Since the first Covid-19 cases were confirmed in Russia on 31 January 2020, official statistics have reported over 4.4 million cases and over 93,000 deaths. Despite alarming growth rates of infection numbers during the first and the second waves, a constitutional state of emergency was never declared. Instead, the power to deal with the pandemic was delegated to regional governments. As a result, each of the 85 federated units announced the regional state of high alert (defined by Federal Law as the state of preparation for an emergency situation), and imposed a bundle of public health restrictions. The stringent lockdown measures in many regions imposed in April-May 2020 (including the stay-at-home orders, closure of businesses and ban on all public gatherings), were relaxed in June 2020 to allow federal authorities to conduct an all-Russian popular vote on constitutional amendments (25 June 2020 - 1 July 2020) and local and regional elections in September 2020.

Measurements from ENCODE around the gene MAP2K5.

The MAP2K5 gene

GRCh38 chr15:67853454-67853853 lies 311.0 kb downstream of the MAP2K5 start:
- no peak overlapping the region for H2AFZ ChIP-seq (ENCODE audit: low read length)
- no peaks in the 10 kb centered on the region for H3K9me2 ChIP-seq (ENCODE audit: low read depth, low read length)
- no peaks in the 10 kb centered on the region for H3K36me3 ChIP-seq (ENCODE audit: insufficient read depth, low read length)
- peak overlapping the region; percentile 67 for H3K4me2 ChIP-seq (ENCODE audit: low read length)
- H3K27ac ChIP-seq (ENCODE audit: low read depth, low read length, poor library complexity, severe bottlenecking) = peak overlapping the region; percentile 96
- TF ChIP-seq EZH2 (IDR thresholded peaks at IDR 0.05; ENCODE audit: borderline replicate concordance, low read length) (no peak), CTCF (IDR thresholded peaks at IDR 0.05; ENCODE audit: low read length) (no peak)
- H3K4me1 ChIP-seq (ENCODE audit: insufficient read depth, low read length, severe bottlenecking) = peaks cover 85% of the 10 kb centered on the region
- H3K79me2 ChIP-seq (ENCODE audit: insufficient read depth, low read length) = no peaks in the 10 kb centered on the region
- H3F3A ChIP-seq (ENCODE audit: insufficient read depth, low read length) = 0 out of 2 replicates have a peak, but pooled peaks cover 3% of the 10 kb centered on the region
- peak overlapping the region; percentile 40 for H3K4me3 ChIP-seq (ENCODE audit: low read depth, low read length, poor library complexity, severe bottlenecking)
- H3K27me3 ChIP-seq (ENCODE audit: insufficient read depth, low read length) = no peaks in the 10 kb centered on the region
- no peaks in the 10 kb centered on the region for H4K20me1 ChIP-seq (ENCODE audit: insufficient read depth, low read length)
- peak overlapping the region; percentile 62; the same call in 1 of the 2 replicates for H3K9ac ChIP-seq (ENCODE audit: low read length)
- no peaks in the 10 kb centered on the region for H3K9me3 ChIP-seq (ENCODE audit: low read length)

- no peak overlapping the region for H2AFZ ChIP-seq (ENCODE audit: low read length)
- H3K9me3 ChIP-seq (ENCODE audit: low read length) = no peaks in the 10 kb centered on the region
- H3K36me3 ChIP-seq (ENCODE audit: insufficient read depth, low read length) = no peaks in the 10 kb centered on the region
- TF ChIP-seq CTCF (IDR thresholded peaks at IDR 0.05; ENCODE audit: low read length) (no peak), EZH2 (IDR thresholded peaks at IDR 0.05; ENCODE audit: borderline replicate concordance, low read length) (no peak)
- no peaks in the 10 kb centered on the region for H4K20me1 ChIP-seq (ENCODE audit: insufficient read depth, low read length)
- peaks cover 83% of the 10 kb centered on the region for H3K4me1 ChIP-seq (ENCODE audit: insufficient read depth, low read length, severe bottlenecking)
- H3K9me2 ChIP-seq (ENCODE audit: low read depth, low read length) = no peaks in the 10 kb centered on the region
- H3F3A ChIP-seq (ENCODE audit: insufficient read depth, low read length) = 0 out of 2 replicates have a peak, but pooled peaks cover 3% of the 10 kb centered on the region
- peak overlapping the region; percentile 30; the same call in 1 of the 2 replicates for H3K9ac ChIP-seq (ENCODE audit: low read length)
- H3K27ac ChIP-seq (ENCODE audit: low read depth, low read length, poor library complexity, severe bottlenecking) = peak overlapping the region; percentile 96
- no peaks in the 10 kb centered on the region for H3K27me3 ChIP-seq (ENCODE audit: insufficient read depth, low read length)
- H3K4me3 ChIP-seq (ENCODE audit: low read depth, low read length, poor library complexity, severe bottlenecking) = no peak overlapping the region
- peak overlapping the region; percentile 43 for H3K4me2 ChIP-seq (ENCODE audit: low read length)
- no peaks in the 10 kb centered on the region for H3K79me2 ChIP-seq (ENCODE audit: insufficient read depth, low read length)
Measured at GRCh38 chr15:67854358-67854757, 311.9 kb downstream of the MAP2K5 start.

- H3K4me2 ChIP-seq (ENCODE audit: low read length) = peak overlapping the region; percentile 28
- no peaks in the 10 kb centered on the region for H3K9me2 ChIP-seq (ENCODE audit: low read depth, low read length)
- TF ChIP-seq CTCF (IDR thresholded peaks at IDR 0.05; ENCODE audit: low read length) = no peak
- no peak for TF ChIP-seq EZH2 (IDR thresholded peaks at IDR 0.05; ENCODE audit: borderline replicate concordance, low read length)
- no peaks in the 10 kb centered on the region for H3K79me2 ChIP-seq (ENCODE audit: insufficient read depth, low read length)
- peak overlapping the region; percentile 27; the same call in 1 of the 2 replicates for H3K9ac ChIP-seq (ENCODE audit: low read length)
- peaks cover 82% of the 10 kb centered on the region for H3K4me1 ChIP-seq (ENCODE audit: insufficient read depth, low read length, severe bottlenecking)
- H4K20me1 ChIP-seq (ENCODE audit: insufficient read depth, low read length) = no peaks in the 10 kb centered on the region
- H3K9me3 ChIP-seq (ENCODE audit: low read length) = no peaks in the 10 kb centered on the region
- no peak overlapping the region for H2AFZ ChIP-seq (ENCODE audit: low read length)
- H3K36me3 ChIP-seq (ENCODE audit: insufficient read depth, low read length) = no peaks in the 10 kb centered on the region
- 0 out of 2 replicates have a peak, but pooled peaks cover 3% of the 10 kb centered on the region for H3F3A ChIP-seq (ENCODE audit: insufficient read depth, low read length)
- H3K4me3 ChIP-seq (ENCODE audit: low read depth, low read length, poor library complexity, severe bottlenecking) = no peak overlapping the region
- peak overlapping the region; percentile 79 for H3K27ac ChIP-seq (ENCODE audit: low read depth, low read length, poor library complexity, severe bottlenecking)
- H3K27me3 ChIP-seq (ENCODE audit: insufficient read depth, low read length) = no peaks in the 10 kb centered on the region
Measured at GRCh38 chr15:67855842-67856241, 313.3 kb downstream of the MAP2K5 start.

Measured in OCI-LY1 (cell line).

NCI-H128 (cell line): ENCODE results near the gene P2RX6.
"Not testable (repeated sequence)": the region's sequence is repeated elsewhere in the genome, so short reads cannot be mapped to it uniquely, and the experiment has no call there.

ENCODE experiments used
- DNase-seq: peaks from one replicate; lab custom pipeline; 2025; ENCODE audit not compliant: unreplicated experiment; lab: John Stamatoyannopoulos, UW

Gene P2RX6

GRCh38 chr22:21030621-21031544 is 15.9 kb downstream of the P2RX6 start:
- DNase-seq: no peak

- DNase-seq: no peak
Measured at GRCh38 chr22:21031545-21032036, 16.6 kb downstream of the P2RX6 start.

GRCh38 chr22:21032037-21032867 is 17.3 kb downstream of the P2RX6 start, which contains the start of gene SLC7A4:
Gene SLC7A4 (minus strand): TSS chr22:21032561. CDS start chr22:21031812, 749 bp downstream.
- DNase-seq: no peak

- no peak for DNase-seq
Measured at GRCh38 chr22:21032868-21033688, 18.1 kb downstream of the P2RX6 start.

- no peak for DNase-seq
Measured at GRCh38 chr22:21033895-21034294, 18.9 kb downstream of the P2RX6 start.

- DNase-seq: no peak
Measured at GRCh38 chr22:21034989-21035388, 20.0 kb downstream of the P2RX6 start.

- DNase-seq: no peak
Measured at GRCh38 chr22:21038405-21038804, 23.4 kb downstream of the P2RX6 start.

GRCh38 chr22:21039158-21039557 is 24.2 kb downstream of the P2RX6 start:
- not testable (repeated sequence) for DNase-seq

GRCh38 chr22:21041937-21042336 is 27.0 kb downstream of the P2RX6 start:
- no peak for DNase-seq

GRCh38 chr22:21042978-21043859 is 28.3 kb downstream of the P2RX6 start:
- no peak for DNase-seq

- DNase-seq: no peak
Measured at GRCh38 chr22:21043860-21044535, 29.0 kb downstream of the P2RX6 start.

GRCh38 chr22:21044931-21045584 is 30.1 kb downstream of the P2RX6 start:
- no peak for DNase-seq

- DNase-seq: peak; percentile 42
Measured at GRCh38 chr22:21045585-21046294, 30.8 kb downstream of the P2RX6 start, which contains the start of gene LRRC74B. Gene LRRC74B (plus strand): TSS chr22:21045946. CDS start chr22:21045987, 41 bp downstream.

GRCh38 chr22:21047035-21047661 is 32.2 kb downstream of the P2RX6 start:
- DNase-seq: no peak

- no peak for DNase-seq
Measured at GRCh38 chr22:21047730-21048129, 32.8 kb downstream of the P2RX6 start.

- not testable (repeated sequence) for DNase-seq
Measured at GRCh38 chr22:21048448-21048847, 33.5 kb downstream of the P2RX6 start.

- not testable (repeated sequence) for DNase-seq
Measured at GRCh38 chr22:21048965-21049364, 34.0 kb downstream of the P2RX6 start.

The second wave, that hit particularly hard on the Russian regions, escalated in the fall of 2020. The response of the regions, many of which witnessed the collapse of their healthcare system, was diverse, but primarily less restrictive than during the first wave. The reluctance of the regional authorities to introduce lockdown measures was explained by the attempt to maintain economic stability. In December 2020, the government announced the start of the vaccination campaign, mostly in the Moscow area, and in January 2021, the President advertised massive vaccination in the whole country. However, the campaign is moving slower than in other countries that have access to the vaccine, which has been attributed by the opposition media to the general public distrust in the government.